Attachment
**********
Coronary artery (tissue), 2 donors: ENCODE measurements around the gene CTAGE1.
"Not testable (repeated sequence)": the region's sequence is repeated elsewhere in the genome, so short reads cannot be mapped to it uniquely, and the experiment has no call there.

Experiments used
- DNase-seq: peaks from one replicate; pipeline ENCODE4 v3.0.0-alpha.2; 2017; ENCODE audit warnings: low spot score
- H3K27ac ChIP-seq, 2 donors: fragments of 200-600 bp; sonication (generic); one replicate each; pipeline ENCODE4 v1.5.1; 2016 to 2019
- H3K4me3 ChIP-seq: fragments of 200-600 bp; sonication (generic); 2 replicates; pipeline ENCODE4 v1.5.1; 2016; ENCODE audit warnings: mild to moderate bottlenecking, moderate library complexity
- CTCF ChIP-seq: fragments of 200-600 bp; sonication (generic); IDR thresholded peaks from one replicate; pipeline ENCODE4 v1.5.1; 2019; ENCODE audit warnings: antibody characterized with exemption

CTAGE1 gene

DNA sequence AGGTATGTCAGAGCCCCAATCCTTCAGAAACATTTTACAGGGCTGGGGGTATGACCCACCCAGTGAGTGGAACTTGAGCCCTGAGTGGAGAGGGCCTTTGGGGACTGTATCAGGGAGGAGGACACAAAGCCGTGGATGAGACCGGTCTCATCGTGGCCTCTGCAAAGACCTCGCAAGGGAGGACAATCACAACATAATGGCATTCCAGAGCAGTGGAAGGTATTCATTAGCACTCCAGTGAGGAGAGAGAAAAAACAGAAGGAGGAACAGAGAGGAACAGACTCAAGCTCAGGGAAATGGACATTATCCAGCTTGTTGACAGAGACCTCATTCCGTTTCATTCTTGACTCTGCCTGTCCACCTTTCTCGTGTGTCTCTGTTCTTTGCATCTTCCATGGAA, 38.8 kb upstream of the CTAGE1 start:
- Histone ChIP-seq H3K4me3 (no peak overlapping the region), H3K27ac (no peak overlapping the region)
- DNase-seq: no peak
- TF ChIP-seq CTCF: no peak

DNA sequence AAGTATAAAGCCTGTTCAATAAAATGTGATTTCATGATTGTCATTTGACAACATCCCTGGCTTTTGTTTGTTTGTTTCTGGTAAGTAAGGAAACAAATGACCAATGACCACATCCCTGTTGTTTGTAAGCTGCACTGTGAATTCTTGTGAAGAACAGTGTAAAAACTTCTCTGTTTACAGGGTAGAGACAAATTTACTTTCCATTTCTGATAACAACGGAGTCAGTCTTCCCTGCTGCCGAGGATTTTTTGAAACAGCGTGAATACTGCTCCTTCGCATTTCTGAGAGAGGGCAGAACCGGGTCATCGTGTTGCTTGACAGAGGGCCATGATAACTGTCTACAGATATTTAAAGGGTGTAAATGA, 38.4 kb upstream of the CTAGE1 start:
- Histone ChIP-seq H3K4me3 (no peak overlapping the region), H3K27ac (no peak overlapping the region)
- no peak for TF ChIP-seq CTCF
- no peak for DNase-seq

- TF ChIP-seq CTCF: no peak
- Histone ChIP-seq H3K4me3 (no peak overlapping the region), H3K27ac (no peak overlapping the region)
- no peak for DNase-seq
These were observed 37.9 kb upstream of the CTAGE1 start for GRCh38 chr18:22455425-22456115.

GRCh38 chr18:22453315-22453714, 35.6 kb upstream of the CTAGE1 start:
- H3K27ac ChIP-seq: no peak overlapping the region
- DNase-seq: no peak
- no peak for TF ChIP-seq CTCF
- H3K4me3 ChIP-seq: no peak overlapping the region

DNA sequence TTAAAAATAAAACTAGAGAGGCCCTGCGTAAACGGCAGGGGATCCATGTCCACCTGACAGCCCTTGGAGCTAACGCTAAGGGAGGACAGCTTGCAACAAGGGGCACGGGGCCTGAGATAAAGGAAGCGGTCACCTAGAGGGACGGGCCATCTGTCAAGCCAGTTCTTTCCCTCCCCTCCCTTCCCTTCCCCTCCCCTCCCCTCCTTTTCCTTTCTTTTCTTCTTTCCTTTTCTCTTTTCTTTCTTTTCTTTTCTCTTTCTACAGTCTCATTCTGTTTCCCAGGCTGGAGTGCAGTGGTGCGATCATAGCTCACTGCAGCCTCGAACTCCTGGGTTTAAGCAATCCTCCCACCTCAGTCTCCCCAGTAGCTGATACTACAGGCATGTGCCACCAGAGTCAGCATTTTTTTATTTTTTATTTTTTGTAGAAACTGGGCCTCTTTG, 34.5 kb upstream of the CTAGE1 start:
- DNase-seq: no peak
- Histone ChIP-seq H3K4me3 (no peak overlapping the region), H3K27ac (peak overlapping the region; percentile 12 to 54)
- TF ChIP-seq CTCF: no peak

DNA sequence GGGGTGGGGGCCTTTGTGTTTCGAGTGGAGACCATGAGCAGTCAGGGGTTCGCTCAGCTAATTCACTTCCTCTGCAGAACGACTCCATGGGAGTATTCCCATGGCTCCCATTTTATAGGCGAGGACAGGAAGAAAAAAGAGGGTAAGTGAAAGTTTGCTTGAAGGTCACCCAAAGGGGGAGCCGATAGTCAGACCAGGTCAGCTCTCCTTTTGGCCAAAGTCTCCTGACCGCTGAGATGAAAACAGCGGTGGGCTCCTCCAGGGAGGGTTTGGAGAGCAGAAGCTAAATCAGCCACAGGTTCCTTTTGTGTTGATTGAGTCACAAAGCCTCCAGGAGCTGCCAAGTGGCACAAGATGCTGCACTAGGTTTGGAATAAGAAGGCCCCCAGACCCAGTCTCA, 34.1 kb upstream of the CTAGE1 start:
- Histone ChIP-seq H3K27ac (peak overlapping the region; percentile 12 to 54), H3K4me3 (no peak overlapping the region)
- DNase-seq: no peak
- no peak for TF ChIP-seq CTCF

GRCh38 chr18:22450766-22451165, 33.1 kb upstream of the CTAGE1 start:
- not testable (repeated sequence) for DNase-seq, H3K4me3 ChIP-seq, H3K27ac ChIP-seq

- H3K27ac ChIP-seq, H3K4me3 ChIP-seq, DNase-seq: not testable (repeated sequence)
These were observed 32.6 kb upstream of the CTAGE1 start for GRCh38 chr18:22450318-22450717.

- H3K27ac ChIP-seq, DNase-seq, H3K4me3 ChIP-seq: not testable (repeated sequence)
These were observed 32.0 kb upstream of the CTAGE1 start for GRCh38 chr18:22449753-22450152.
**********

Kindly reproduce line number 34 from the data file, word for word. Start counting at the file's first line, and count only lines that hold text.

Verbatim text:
GRCh38 chr18:22450766-22451165, 33.1 kb upstream of the CTAGE1 start: